July 6, 2009
No HAPI EndingBy Ryan Craig
The respect the federal government has for the American electorate, at least the amount it shows, has reached a new low.
The Healthy Americans Private Insurance plan, which incidentally goes by the acronym "HAPI," is the new plan the federal government has devised to force us to pay more in taxes and take a handout whether we want it or not.
The bill is S.391 and is currently making rounds in the Senate. Incidentally, we have a bit of Orwellian "doublespeak" that seems to be the standard in Washington, especially in regards to social oriented legislation: The "Healthy Americans Private Insurance" plan, which states as its purpose "to provide affordable, guaranteed private health coverage that will make Americans healthier and can never be taken away" isn't a private plan at all; it's a public one.
It was sponsored by Sen. Ron Wyden (D, OR) and has 14 cosponsors, of which include a veritable cornucopia of tri-partisan support:
Sen. Daniel Inouye (D, HI)
Sen. Robert Bennett (R, UT)
Sen. Jeff Merkley (D, OR)
Sen. Lamar Alexander (R, TN)
Sen. Edward Kaufman (D, DE)
Sen. Maria Cantwell (D, WA)
Sen. Joseph Lieberman (I, CT)
Sen. Michael Crapo (R, ID)
Sen. Lindsey Graham (R, SC)
Sen. Debbie Ann Stabenow (D, MI)
Sen. Bill Nelson (D, FL)
Sen. Mary Landrieu (D, LA)
Sen. Arlen Specter (D, PA)
Sen. Judd Gregg (R, NH)
Section 102 of this bill lists the mandates. As US citizens, we must enroll in the HAPI plan or prove that we have coverage under a different program, be it Medicare, Tricare (military), VA, Indian Health Service, or an employer-based option. Additionally, Americans must follow the same rules regarding dependents. The bill makes no mention of private health insurance we pay for ourselves, or perhaps having the ability to just pay for our health expenses with cash.
To put it bluntly, the federal government is saying we must enroll our family members and ourselves in a health insurance plan...or else.
The only way around it is to claim a religious exemption, but there's a catch: the states have to verify whether or not a religion is exempted and if one actually practices it.
For some reason visions of "Our Lady of Perpetual Capitalism" or "First United Church of Free Markets" with stained glass windows showing Ronald Reagan come to mind.
Section 102 also covers the penalties. If we do not opt for this plan, or provide proof of coverage, we will be fined "the number of uncovered months multiplied by the weighted average of the monthly premium for HAPI plans of the same class of coverage as the individual's in the applicable coverage area." Adding insult to injury, the government will add 15 percent charge to this fine.
There is a ray of light to this penalty though. Any state HHA can "reduce or waive the amount of any late enrollment penalty applicable to an individual under this subsection if payment of such penalty would constitute a hardship."
For the sake of argument, let's say Joe American doesn't want health insurance. The rate for what this plan would cost in his area, for people in similar circumstances, is $100 per month. A year goes by before he is caught by the HHA, at which time he has accumulated $1,200 in late fees. In addition to paying that amount, he will have to add $180, which makes for a grand total of $1,380. If he is married and has two kids, the amount goes up to $5,520.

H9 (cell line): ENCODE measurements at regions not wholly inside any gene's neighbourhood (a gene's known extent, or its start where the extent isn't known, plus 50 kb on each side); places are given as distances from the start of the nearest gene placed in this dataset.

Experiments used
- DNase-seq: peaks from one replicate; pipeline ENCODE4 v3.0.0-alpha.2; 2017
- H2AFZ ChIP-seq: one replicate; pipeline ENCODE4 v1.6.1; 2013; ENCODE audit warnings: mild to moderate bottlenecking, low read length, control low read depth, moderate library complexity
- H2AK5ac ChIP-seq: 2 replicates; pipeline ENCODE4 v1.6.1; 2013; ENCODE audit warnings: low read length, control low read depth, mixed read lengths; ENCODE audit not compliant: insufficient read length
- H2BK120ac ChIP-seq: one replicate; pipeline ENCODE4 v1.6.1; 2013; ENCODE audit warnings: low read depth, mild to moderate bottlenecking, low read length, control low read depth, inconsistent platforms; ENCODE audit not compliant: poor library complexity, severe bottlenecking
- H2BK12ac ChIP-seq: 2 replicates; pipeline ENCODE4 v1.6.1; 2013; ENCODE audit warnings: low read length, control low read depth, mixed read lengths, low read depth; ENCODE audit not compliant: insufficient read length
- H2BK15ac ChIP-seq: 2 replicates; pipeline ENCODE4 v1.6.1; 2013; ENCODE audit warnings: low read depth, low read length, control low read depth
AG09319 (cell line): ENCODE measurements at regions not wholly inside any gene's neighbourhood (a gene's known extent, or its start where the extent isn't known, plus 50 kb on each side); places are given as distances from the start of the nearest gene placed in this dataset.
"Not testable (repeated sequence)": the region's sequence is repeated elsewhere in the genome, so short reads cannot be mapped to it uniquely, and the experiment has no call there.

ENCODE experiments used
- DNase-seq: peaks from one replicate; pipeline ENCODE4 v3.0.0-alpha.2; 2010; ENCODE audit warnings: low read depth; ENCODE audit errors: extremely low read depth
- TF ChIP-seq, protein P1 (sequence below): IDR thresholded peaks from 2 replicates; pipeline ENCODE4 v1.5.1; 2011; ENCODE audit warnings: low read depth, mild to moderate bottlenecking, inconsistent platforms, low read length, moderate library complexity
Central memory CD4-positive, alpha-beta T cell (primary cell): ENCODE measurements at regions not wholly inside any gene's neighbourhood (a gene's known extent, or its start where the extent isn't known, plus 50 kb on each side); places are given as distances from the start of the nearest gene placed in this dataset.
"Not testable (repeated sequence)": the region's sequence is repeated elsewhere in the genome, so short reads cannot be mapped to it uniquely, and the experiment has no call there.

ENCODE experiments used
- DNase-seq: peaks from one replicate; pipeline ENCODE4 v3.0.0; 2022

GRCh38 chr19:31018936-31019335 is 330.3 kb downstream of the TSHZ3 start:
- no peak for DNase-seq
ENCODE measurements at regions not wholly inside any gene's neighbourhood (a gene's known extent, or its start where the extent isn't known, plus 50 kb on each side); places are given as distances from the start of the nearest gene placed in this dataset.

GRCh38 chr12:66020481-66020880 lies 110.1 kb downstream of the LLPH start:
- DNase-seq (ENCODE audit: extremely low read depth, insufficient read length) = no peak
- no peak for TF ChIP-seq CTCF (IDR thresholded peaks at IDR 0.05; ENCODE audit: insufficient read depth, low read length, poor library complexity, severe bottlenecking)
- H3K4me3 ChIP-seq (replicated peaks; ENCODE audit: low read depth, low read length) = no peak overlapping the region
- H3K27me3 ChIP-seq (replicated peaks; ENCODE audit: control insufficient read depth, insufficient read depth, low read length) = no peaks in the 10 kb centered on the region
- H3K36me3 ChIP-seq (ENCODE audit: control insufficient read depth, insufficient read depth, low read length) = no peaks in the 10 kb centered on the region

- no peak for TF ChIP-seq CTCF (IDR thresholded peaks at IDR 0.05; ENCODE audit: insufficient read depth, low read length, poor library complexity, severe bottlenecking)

Seems like a lot of trouble for a free healthcare plan. Of course, most thinking people know that nothing from government is actually free. It'll either be paid for by government borrowing, printing money, or increased taxes, all three of which are detrimental to our liberty.
Joe American is caught, so he can either sign himself and his family up for this "free" plan, or continue going about life doing what he wants with his money and be forced to pay it anyway, once he's caught, plus the $180 fee.
The bill also creates a new bureaucracy, which is covered under section 113. This is the "Healthy America Advisory Committee," comprised of 15 members, and must have among its members at least one health economist, ethicist, nurse/non-physician provider, health insurance issuer, health care consumer, actuary, and someone from the United States Preventive Services Task Force. These people are paid at the GS-18 rate, which is an imaginary rate that doesn't exist on the regular GS pay scale. To put this in some context, a GS-15 makes a salary of at least $98,156 on the low end, which is then adjusted upward based on the locality. For a job in Washington D.C., add 23.10%.
Americans can rest easy at night knowing that an advisory committee made up of D.C. bureaucrats making a salary of over $120,000 each is looking out for their health.
There is something in this bill for the poor also. The eligibility requirements for a full subsidy on this program is having a "modified adjusted gross income that is below 100 percent of the poverty line," which is calculated by family size. While the poverty line varies by state, the HHS lists the national average for the lower 48 at $22,050 for a family of four. This means a household making a gross income of $44,099 qualifies for this "free" program. In Alaska, the qualifying gross income for a family of four is $55,139. In Hawaii, it's $50,719.
Elections have consequences. What we are seeing here represents the sort of respect American voted for themselves in the past few elections. To paraphrase someone from one of my political circles, Americans voted in a government that saw George Orwell's "1984" as an example instead of the warning it was meant to be.
Ryan Siefert is a former non-commissioned officer who left the Army in pursuit of a career in academia.